Dec. 01--NORMAL -- Illinois State University is being recognized among the top 25 public institutions in the country by The Education Trust for improvements in the graduation rates of Hispanic students.
ISU was ranked 19th in two categories: improving Hispanic student graduation rates and narrowing the gap between the graduation rates of Hispanic students and white students in the education advocacy group's recent report, "Advancing to Completion."
ISU Provost Sheri Everts attributed the accomplishment to "our talented faculty and staff" and the university's commitment to diversity and individualized attention.
"It's very unusual in a college of this size to have such individualized attention," she said, pointing to programs that provide mentoring, tutoring and other assistance. These apply to all students, not just Hispanics and other underrepresented groups, and are part of why the school's overall graduation rate is improving, she said.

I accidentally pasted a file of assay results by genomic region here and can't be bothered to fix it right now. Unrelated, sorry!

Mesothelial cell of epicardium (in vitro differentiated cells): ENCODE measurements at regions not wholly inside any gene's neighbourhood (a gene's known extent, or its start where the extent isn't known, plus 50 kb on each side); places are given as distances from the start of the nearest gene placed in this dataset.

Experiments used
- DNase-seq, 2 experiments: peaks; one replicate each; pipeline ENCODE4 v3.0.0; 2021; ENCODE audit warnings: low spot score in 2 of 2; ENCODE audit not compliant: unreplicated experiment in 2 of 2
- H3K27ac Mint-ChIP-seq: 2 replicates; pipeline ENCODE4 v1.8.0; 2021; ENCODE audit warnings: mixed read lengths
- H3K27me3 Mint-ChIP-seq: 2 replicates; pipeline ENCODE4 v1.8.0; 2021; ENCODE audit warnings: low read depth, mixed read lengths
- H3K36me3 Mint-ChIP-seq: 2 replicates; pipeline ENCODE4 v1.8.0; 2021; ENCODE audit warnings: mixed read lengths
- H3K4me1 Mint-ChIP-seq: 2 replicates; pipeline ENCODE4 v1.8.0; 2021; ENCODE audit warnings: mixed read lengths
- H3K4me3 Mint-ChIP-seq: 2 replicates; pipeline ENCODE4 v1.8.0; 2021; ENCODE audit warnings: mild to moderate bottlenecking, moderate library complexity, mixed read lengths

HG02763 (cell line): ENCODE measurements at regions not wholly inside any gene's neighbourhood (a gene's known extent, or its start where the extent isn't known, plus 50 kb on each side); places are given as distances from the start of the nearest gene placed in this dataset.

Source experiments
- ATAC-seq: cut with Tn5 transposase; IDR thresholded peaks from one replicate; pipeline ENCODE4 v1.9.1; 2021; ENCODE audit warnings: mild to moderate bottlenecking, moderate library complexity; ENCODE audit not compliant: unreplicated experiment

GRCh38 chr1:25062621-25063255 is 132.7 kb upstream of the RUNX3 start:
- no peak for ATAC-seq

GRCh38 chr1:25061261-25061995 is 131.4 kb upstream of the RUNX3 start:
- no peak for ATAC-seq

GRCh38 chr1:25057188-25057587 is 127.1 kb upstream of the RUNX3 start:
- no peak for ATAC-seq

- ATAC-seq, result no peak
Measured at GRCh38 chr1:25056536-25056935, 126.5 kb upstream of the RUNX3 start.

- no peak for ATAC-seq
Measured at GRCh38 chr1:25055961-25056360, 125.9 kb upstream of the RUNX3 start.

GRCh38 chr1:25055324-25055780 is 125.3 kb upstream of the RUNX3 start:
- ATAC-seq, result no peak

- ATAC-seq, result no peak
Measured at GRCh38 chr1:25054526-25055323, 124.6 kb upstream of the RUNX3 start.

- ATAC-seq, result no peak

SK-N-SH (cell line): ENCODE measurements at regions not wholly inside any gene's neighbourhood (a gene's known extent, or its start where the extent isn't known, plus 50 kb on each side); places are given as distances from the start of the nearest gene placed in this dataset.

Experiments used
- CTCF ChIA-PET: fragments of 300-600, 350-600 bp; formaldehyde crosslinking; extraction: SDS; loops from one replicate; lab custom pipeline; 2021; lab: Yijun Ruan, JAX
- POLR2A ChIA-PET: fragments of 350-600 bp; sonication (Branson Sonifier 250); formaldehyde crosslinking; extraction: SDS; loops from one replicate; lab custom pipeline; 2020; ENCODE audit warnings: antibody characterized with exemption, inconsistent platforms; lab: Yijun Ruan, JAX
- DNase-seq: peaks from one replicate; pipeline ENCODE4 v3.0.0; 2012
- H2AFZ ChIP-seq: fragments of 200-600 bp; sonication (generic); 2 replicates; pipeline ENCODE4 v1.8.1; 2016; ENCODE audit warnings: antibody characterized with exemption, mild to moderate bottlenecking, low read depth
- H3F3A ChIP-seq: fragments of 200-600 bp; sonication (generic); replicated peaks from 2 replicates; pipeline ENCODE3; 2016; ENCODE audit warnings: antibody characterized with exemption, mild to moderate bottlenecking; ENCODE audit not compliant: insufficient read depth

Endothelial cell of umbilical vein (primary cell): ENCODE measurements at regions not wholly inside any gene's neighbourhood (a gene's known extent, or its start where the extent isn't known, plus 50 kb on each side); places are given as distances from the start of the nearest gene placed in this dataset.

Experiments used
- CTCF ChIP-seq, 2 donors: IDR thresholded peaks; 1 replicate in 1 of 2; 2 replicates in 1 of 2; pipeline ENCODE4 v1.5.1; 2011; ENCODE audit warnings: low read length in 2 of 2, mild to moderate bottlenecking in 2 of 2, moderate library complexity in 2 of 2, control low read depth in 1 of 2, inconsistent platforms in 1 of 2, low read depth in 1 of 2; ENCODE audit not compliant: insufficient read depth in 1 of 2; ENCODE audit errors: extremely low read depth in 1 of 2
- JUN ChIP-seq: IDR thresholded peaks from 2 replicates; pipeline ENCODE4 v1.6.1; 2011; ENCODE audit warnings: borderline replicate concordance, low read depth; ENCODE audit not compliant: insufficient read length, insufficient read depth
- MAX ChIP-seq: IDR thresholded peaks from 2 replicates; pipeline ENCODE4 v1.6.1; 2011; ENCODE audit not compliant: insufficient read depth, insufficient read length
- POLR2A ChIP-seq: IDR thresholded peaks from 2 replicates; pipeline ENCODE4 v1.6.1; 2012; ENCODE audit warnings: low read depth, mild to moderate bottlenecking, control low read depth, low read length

No other public university in Illinois made either top-25 list.
The six-year graduation rate for Hispanic students at ISU improved from 40 percent in 2004 to 58.8 percent in 2010, according to the report. During the same period, the graduation rate for white students climbed from 66.1 percent to 73.4 percent, The Education Trust reported.
That means the Hispanic graduation rate improved at a faster pace, narrowing the gap by 11.5 percentage points.
The number of Hispanic students attending ISU has been growing steadily, more than doubling from 598 undergraduates in 2005 to 1,233 undergraduates in 2012, according to figures from ISU.
Everts expects that trend to continue.
ISU has made a concerted effort to recruit talented Hispanic students through outreach efforts, particularly in the Chicago area, Everts said.
As part of the recruitment process, the university has two Spanish-speaking counselors and a Spanish-speaking financial aid adviser as well as Spanish-language publications about the university, its programs and financial aid. These are aimed at the prospective students' parents.
"It really is a family recruiting process," Everts said.
(c)2012 The Pantagraph (Bloomington, Ill.)
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